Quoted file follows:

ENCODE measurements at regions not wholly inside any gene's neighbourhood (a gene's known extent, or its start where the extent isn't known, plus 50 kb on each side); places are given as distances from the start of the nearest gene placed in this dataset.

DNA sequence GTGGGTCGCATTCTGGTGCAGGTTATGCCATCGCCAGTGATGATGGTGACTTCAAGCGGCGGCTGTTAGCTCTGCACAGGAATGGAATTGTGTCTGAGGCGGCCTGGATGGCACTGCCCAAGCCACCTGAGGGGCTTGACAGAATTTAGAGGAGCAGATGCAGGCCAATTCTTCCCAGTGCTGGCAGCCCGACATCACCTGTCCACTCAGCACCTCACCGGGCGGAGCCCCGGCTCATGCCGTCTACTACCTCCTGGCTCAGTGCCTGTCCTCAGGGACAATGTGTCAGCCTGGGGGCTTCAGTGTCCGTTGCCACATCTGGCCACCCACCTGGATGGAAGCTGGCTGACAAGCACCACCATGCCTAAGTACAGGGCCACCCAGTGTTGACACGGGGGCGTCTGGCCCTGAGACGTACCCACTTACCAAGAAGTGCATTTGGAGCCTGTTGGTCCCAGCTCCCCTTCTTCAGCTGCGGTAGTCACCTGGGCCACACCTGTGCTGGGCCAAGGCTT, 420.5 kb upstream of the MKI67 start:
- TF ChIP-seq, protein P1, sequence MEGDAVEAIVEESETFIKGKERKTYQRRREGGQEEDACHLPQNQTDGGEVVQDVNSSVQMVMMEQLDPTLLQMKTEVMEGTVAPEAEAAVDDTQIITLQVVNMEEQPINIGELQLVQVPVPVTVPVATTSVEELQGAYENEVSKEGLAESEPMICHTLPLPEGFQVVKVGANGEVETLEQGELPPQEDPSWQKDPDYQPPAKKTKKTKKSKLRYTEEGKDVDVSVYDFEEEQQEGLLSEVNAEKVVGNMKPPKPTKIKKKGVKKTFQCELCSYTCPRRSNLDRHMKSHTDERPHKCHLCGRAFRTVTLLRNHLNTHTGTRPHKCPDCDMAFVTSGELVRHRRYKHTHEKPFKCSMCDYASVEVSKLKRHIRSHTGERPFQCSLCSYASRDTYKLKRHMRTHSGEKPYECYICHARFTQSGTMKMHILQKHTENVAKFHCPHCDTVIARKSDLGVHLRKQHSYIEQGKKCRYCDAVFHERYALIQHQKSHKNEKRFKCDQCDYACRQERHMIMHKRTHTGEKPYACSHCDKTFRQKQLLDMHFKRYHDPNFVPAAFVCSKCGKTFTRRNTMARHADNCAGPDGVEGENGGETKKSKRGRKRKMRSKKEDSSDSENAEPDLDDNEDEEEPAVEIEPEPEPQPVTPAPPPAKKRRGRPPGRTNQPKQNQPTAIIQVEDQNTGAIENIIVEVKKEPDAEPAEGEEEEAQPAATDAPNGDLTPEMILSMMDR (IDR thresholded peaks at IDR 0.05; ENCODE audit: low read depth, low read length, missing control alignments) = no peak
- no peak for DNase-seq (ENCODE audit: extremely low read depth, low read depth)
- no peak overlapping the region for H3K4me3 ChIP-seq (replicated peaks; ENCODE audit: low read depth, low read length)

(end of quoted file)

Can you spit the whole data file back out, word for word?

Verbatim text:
ENCODE measurements at regions not wholly inside any gene's neighbourhood (a gene's known extent, or its start where the extent isn't known, plus 50 kb on each side); places are given as distances from the start of the nearest gene placed in this dataset.

DNA sequence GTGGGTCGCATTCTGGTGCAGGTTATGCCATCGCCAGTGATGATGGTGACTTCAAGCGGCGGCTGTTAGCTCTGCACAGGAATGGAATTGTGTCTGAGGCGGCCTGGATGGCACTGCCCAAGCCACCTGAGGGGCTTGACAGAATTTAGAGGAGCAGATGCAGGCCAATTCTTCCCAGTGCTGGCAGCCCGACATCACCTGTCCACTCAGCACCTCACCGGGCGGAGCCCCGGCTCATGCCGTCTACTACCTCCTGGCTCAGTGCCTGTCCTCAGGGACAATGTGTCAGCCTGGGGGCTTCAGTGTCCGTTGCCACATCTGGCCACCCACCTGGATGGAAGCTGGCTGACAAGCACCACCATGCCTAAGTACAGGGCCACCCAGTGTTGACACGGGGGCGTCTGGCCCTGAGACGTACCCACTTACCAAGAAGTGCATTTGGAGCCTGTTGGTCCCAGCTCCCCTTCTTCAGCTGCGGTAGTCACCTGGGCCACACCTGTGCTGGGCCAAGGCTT, 420.5 kb upstream of the MKI67 start:
- TF ChIP-seq, protein P1, sequence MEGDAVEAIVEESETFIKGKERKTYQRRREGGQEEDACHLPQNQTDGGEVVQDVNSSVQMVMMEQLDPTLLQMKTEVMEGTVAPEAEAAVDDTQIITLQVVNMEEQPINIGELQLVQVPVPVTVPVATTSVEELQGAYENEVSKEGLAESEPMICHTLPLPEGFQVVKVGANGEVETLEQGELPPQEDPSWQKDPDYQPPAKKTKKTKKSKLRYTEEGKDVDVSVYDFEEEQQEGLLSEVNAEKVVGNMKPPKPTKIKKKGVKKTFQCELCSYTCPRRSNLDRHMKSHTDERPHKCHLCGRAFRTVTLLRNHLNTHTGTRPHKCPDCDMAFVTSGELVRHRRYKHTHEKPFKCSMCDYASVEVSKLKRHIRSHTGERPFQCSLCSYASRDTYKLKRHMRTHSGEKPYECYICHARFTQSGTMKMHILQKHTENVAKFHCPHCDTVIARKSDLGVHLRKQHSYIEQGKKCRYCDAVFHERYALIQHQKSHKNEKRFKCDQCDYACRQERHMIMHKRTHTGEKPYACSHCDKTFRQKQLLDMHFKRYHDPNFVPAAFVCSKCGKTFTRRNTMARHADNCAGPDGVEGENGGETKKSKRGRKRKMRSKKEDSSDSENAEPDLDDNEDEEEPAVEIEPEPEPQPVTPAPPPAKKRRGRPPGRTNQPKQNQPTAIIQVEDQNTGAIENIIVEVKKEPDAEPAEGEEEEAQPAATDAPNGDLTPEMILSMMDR (IDR thresholded peaks at IDR 0.05; ENCODE audit: low read depth, low read length, missing control alignments) = no peak
- no peak for DNase-seq (ENCODE audit: extremely low read depth, low read depth)
- no peak overlapping the region for H3K4me3 ChIP-seq (replicated peaks; ENCODE audit: low read depth, low read length)